1

If two subcultures use the same realization (pronunciation) of the same word form (particular inflection of a word) but spell it differently, what is the technical term for the alternative spellings?

One example: apparently in the old days when the word "ye" would show up in books it was actually meant to be pronounced "the", as the "y" was used to stand in for the thorn character ("þ"), which represented the "th" (voiced fricative) sound.

A modern example I can think of is "leet speak", where words are spelled with numbers and other non-alphabetic symbols. So "speak" could be represented as "5|>34|<", and both the meaning and pronunciation of the word form remain the same as "speak", with only the written representation changing.

I'm looking for a term that captures the fact that the two written representations share the same pronunciation, inflection, and meaning. The terms "alternative spelling" or "alternative grapheme sequence" seem like they could serve my purpose but I'm wondering if linguists have decided on some other term instead.

  • 1
    Linguists don't normally care about spelling too much because it's just so unpredictable and arbitrary. Comparing spellings across languages also wouldn't have much use most of the time. But I guess you could call them homophones? – curiousdannii Sep 20 '18 at 11:48
  • @curiousdannii Thanks for the clarification about how linguists think about spelling. I don't think "homophone" is the right term because I'm talking about the case where the meaning is the same, but "homophone" seems to refer to the situation where the meaning is different. – Nathan Wailes Sep 20 '18 at 12:37
  • 2
    Sorry, I misunderstood what you were asking. Nonstandard spelling is probably as good a term as any. – curiousdannii Sep 20 '18 at 12:41
1

Dealing with historical texts, we talk about spelling variants (of a word or a personal name). For those modern innovations in the writing system, I know the term non-standard spelling or, for the whole system, a non-standard variant (e.g., of English).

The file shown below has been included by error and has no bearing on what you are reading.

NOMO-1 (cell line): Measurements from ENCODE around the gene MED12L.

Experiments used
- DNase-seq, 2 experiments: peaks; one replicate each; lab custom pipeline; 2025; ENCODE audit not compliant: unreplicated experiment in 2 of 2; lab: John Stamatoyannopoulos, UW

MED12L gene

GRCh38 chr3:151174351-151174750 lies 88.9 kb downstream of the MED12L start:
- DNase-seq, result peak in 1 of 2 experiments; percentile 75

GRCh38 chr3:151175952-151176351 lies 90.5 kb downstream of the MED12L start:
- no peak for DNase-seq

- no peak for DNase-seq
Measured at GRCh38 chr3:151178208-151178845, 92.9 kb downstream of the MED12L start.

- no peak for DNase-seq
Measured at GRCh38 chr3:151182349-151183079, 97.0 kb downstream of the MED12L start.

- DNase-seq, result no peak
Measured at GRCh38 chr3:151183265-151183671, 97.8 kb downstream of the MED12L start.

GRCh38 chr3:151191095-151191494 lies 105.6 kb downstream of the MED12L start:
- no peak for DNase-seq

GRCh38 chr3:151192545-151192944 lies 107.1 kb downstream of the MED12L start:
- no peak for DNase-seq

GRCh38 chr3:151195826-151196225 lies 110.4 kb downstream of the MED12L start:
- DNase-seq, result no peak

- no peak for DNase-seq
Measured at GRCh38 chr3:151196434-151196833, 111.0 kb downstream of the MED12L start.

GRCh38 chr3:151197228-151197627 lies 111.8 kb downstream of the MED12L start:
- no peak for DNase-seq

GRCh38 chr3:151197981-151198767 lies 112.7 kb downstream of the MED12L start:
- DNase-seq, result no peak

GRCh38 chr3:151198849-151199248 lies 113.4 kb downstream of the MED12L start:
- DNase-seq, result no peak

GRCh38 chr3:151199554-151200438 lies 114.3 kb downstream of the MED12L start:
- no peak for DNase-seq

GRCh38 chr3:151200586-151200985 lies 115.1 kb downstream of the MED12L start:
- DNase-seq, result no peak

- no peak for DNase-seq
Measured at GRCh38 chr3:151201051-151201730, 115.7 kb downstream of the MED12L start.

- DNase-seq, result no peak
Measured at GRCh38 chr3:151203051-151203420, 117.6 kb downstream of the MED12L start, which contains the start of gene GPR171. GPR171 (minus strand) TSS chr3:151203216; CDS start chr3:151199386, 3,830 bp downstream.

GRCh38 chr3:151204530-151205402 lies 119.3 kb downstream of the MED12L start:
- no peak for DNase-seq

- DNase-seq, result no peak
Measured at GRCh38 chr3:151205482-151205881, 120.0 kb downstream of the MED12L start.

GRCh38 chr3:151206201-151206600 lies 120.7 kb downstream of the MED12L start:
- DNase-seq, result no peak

| improve this answer | |
  • 2
    Probably good to note that set of conventions for spelling an entire language is an orthography, and therefore for a single word we could speak of an orthographical variant. – Adam Bittlingmayer Sep 20 '18 at 13:22
  • 1
    Additionally (to @A.M.Bittlingmayer ) we could note that this often isn't possible in a well-designed spelling system. It's possible in English and a few other languages because the writing system doesn't have a good match of phonemes to written symbols. – Gaston Ümlaut Sep 20 '18 at 23:23
  • @GastonÜmlaut I do not know a language where it's not possible. :-) For Spanish there is k paso wey como stas (some influence of English), for Russian there is translit which uses 4 for ч and 6 for ш... – Adam Bittlingmayer Sep 21 '18 at 10:14
  • Well, most Australian, Papuan and Austronesian languages for a start, as they generally have highly phonemic writing systems. But of course many of the languages of Europe have been written for long enough that the languages have changed in ways not reflected in the writing systems. – Gaston Ümlaut Sep 21 '18 at 22:38
1

Allographs is the technical term for the graphic variants of an abstract grapheme.

| improve this answer | |

Your Answer

By clicking “Post Your Answer”, you agree to our terms of service, privacy policy and cookie policy

Not the answer you're looking for? Browse other questions tagged or ask your own question.